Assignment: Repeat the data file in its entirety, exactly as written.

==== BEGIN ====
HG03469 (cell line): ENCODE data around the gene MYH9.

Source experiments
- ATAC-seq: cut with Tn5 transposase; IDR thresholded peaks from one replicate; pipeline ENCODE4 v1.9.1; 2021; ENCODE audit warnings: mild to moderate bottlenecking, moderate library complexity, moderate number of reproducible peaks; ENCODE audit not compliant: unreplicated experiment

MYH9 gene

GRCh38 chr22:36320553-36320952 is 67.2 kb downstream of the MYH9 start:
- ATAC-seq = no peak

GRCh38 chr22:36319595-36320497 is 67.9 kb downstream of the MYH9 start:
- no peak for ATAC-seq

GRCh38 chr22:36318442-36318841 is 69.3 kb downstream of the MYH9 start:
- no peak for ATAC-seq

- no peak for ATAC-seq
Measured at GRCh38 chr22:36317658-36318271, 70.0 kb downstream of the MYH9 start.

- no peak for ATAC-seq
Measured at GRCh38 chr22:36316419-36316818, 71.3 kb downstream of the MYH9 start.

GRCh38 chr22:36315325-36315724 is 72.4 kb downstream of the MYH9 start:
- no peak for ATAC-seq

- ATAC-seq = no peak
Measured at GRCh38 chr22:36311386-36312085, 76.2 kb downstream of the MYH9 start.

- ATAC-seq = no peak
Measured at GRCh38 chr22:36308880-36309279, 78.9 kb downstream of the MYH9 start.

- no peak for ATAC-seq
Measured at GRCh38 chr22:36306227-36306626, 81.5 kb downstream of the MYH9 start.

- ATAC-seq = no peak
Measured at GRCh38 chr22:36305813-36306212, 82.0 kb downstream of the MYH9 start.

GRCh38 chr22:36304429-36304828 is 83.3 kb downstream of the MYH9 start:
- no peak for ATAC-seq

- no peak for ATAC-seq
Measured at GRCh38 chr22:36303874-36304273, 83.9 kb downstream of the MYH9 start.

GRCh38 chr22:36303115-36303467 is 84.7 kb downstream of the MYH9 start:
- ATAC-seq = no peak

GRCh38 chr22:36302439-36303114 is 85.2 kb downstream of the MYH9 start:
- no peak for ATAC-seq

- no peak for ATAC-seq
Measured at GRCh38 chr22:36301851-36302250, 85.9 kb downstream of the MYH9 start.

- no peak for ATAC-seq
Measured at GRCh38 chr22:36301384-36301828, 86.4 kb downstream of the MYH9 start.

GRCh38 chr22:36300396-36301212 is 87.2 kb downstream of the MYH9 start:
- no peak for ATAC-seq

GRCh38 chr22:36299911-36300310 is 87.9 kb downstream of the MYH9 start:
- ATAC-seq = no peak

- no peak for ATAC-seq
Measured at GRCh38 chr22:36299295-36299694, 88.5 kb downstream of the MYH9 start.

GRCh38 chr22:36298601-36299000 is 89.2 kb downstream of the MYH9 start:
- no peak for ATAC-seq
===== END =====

HG03469 (cell line): ENCODE data around the gene MYH9.

Source experiments
- ATAC-seq: cut with Tn5 transposase; IDR thresholded peaks from one replicate; pipeline ENCODE4 v1.9.1; 2021; ENCODE audit warnings: mild to moderate bottlenecking, moderate library complexity, moderate number of reproducible peaks; ENCODE audit not compliant: unreplicated experiment

MYH9 gene

GRCh38 chr22:36320553-36320952 is 67.2 kb downstream of the MYH9 start:
- ATAC-seq = no peak

GRCh38 chr22:36319595-36320497 is 67.9 kb downstream of the MYH9 start:
- no peak for ATAC-seq

GRCh38 chr22:36318442-36318841 is 69.3 kb downstream of the MYH9 start:
- no peak for ATAC-seq

- no peak for ATAC-seq
Measured at GRCh38 chr22:36317658-36318271, 70.0 kb downstream of the MYH9 start.

- no peak for ATAC-seq
Measured at GRCh38 chr22:36316419-36316818, 71.3 kb downstream of the MYH9 start.

GRCh38 chr22:36315325-36315724 is 72.4 kb downstream of the MYH9 start:
- no peak for ATAC-seq

- ATAC-seq = no peak
Measured at GRCh38 chr22:36311386-36312085, 76.2 kb downstream of the MYH9 start.

- ATAC-seq = no peak
Measured at GRCh38 chr22:36308880-36309279, 78.9 kb downstream of the MYH9 start.

- no peak for ATAC-seq
Measured at GRCh38 chr22:36306227-36306626, 81.5 kb downstream of the MYH9 start.

- ATAC-seq = no peak
Measured at GRCh38 chr22:36305813-36306212, 82.0 kb downstream of the MYH9 start.

GRCh38 chr22:36304429-36304828 is 83.3 kb downstream of the MYH9 start:
- no peak for ATAC-seq

- no peak for ATAC-seq
Measured at GRCh38 chr22:36303874-36304273, 83.9 kb downstream of the MYH9 start.

GRCh38 chr22:36303115-36303467 is 84.7 kb downstream of the MYH9 start:
- ATAC-seq = no peak

GRCh38 chr22:36302439-36303114 is 85.2 kb downstream of the MYH9 start:
- no peak for ATAC-seq

- no peak for ATAC-seq
Measured at GRCh38 chr22:36301851-36302250, 85.9 kb downstream of the MYH9 start.

- no peak for ATAC-seq
Measured at GRCh38 chr22:36301384-36301828, 86.4 kb downstream of the MYH9 start.

GRCh38 chr22:36300396-36301212 is 87.2 kb downstream of the MYH9 start:
- no peak for ATAC-seq

GRCh38 chr22:36299911-36300310 is 87.9 kb downstream of the MYH9 start:
- ATAC-seq = no peak

- no peak for ATAC-seq
Measured at GRCh38 chr22:36299295-36299694, 88.5 kb downstream of the MYH9 start.

GRCh38 chr22:36298601-36299000 is 89.2 kb downstream of the MYH9 start:
- no peak for ATAC-seq